NASA SBIR 2014 Solicitation


PROPOSAL NUMBER: 14-1 H3.02-9065
SUBTOPIC TITLE: Atmosphere Revitalization and Fire Recovery for Future Exploration Missions
PROPOSAL TITLE: Energy Saving High-Capacity Moderate Pressure Carbon Dioxide Storage System

SMALL BUSINESS CONCERN (Firm Name, Mail Address, City/State/Zip, Phone)
Precision Combustion, Inc.
410 Sackett Point Road
North Haven, CT 06473 - 3106
(203) 287-3700

PRINCIPAL INVESTIGATOR/PROJECT MANAGER (Name, E-mail, Mail Address, City/State/Zip, Phone)
Jeffrey Weissman
410 Sackett Point Road
North Haven, CT 06473 - 3106
(203) 287-3700 Extension :255

CORPORATE/BUSINESS OFFICIAL (Name, E-mail, Mail Address, City/State/Zip, Phone)
John Scanlon
410 Sackett Point Road
North Haven, CT 06473 - 3106
(203) 287-3700 Extension :277

Estimated Technology Readiness Level (TRL) at beginning and end of contract:
Begin: 2
End: 3

Technology Available (TAV) Subtopics
Atmosphere Revitalization and Fire Recovery for Future Exploration Missions is a Technology Available (TAV) subtopic that includes NASA Intellectual Property (IP). Do you plan to use the NASA IP under the award?

TECHNICAL ABSTRACT (Limit 2000 characters, approximately 200 words)
Our approach to high-pressure carbon dioxide storage will directly address the challenges associated with storage of compressed carbon dioxide - the need to reduce power consumption, mass and volume while limiting acoustic impact. Successful implementation will reduce gas compressor power by over 50 % and required maximum tank pressure by over 80 % while maintaining storage tank footprint and total standard volume of gas. This is accomplished through the use of our high gas capacity physisorptive support architecture employing tailored zeolite sorbents. Added benefits include facile regenerability, equal applicability to other gases including oxygen and nitrogen, improved thermal management to control heats of desorption and adiabatic cooling during filling and empyting cycles. In addition to the energy savings, we expect that more compact, efficient, and less intrusive compression devices can be utilized.
This approach is based on a novel regenerable high capacity physisorptive media storage system that will adsorb CO2 from a compressor system and store it at a relatively lowered pressure. On demand, the CO2 can be desorbed at a constant rate and released. For example, we can store an equivalent volumetric amount of CO2 at about 500 psi, compared to the current 3600 psi. There is a potential for substantial weight savings as well – while we add the mass of sorbent and support, mass reductions from use of thinner wall tanks and smaller compressors are likely to be larger, specific savings will be addressed as part of the proposed task plan.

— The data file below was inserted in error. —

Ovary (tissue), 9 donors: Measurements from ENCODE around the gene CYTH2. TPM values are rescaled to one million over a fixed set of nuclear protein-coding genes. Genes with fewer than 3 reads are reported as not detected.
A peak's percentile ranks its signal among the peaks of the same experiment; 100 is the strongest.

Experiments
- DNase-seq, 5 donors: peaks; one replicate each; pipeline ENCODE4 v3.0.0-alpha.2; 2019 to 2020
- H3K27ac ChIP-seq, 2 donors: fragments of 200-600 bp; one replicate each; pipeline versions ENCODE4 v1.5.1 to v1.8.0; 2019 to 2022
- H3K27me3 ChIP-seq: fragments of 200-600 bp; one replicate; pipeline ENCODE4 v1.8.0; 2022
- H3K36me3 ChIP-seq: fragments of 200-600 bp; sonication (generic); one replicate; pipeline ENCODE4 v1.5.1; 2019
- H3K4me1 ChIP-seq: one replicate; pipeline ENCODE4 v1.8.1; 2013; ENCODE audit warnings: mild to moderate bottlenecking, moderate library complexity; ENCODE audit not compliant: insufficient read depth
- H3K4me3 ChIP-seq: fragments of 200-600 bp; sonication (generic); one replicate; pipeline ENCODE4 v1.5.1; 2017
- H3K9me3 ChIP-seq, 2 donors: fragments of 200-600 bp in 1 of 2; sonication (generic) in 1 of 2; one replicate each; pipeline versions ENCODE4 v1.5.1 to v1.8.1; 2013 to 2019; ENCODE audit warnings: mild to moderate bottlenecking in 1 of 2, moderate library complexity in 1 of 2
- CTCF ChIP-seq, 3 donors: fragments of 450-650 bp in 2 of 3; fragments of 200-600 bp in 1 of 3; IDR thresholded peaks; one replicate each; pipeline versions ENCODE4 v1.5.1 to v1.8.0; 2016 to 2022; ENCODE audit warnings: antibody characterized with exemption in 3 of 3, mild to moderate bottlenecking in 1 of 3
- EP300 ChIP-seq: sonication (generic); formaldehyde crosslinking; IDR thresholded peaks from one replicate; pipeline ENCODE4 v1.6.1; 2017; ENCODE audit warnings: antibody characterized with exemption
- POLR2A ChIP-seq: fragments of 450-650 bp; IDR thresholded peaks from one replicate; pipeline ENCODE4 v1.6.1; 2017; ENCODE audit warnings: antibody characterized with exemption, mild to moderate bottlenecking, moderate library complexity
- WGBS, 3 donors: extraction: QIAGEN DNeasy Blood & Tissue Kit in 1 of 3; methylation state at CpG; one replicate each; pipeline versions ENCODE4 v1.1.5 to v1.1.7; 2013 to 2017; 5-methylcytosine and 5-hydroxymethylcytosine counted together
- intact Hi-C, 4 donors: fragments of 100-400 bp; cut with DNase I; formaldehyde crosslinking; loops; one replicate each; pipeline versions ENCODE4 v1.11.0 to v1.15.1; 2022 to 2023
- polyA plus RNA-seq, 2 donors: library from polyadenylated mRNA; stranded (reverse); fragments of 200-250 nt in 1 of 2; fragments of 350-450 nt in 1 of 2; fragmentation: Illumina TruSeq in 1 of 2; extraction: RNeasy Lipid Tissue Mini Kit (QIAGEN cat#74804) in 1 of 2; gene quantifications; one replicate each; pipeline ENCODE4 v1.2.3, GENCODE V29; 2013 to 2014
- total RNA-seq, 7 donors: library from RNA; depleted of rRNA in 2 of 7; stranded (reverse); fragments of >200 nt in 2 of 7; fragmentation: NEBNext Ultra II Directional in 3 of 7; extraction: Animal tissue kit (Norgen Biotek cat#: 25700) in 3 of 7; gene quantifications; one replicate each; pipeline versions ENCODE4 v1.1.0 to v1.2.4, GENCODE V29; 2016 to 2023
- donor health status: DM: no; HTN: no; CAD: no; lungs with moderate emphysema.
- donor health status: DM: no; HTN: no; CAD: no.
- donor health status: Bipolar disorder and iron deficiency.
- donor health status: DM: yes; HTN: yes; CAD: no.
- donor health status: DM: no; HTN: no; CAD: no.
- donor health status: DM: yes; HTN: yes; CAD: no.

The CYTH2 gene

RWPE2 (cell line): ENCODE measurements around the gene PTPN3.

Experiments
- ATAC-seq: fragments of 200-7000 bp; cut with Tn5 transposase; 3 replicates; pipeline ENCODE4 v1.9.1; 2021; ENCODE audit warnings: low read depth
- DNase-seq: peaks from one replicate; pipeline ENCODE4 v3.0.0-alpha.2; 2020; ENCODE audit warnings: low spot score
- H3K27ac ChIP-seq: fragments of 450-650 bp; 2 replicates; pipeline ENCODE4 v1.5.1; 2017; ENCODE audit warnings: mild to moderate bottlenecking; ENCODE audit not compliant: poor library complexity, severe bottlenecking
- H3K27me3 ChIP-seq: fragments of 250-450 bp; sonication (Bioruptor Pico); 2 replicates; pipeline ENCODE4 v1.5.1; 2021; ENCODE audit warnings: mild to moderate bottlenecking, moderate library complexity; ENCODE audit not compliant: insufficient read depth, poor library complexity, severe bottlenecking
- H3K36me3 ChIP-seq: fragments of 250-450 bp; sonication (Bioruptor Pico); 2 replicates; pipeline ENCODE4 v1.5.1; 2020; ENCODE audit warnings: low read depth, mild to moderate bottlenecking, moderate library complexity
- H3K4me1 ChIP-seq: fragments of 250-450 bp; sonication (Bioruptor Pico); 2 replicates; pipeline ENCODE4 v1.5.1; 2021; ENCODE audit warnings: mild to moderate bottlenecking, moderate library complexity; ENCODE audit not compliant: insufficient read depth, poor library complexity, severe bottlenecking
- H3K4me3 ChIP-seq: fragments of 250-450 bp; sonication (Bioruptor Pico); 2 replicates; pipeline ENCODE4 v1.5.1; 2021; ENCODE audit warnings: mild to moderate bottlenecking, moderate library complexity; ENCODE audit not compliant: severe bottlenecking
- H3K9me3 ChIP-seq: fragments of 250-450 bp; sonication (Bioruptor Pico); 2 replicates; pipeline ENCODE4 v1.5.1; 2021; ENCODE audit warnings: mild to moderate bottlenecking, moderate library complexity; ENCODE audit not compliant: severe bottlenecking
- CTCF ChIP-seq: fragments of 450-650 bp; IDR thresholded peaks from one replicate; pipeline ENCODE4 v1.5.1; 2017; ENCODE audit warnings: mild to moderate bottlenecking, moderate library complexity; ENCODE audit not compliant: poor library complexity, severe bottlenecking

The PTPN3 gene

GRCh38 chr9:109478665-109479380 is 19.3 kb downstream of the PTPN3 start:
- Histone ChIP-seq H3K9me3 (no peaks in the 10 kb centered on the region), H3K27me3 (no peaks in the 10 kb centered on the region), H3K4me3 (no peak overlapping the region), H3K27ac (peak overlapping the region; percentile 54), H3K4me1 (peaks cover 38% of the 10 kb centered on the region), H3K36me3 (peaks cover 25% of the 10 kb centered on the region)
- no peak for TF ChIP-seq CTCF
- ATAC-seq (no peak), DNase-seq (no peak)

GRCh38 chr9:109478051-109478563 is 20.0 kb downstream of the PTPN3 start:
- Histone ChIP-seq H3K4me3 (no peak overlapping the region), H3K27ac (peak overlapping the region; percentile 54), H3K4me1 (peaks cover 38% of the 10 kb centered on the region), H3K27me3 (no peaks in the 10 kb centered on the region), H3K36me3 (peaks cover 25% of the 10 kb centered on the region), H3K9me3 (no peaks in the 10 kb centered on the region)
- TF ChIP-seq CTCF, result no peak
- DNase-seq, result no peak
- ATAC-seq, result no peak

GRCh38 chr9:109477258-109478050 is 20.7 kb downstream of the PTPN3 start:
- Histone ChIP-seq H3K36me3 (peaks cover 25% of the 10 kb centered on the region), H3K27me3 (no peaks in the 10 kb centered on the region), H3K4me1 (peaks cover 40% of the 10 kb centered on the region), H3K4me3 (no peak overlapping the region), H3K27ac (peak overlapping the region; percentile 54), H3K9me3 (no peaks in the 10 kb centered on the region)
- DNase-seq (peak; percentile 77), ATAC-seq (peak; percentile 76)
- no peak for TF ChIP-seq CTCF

At the end of Phase I we will have demonstrated our approach in our in-house bench scale equipment, bringing the technology to TRL 3 with detailed performance information needed to go to TRL 4 in Phase II, including the delivery of suitable equipment to a NASA facility.

POTENTIAL NASA COMMERCIAL APPLICATIONS (Limit 1500 characters, approximately 150 words)
The proposed technology will provide a novel regenerable high capacity physisorptive media storage system capable of accepting CO2 obtained from a compressor system, storing it at a relatively lowered pressure, and desorbing the CO2 on demand at a constant rate. The lower pressure of the system as compared to conventional technologies will have superior advantages in energy savings and reduced system noise. Even more, the lower pressure gas storage vessels and more compact compressor offer to reduce the system mass and volume. Also, extended service life and lower maintenance improves mission flexibility and reduces the need for spares. Overall, the approach offers a safe, compact, quiet, long-lived, and efficient way to compress, store, and deliver gaseous carbon dioxide within an AR subsystem.

POTENTIAL NON-NASA COMMERCIAL APPLICATIONS (Limit 1500 characters, approximately 150 words)
NASA spin-off applications include adapting this relatively low pressure gas storage system first to oxygen and other reactant or inert gases. Non-NASA applications include replacing high-pressure gas storage tanks with a lighter, safer, and more reliable low pressure storage solution. The advantages of reduced energy costs and lesser burden on equipment associated with commercial gas compression would be attractive for a number of business concerns that can utilize a lower pressure supply of portable compressed gas. Potential uses would be in hospitals and medical clinics, fire extinguishers, breathing apparatus (rescue and scuba) and some industrial uses including welding.

TECHNOLOGY TAXONOMY MAPPING (NASA's technology taxonomy has been developed by the SBIR-STTR program to disseminate awareness of proposed and awarded R/R&D in the agency. It is a listing of over 100 technologies, sorted into broad categories, of interest to NASA.)
Air Transportation & Safety
Coatings/Surface Treatments
Essential Life Resources (Oxygen, Water, Nutrients)
Fire Protection
Material Handing & Packaging
Pressure & Vacuum Systems
Protective Clothing/Space Suits/Breathing Apparatus
Resource Extraction
Space Transportation & Safety

Form Generated on 04-23-14 17:37